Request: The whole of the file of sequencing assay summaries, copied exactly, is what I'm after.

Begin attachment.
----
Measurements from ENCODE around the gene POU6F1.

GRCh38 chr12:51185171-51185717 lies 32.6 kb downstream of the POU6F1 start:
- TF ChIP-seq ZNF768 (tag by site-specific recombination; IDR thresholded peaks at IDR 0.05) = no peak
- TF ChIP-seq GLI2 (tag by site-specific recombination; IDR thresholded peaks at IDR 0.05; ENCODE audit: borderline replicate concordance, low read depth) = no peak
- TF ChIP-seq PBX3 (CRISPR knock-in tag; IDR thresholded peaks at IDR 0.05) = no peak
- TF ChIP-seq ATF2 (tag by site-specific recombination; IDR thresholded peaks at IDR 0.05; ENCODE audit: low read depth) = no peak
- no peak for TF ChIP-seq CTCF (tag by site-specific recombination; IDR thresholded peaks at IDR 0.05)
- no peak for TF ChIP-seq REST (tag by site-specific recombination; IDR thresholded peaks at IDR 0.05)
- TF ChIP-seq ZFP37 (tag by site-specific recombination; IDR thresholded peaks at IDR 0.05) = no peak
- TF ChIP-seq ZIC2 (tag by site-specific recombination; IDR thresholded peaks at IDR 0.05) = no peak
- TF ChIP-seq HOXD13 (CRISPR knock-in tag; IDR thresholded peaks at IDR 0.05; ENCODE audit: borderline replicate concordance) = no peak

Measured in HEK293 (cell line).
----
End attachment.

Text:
Measurements from ENCODE around the gene POU6F1.

GRCh38 chr12:51185171-51185717 lies 32.6 kb downstream of the POU6F1 start:
- TF ChIP-seq ZNF768 (tag by site-specific recombination; IDR thresholded peaks at IDR 0.05) = no peak
- TF ChIP-seq GLI2 (tag by site-specific recombination; IDR thresholded peaks at IDR 0.05; ENCODE audit: borderline replicate concordance, low read depth) = no peak
- TF ChIP-seq PBX3 (CRISPR knock-in tag; IDR thresholded peaks at IDR 0.05) = no peak
- TF ChIP-seq ATF2 (tag by site-specific recombination; IDR thresholded peaks at IDR 0.05; ENCODE audit: low read depth) = no peak
- no peak for TF ChIP-seq CTCF (tag by site-specific recombination; IDR thresholded peaks at IDR 0.05)
- no peak for TF ChIP-seq REST (tag by site-specific recombination; IDR thresholded peaks at IDR 0.05)
- TF ChIP-seq ZFP37 (tag by site-specific recombination; IDR thresholded peaks at IDR 0.05) = no peak
- TF ChIP-seq ZIC2 (tag by site-specific recombination; IDR thresholded peaks at IDR 0.05) = no peak
- TF ChIP-seq HOXD13 (CRISPR knock-in tag; IDR thresholded peaks at IDR 0.05; ENCODE audit: borderline replicate concordance) = no peak

Measured in HEK293 (cell line).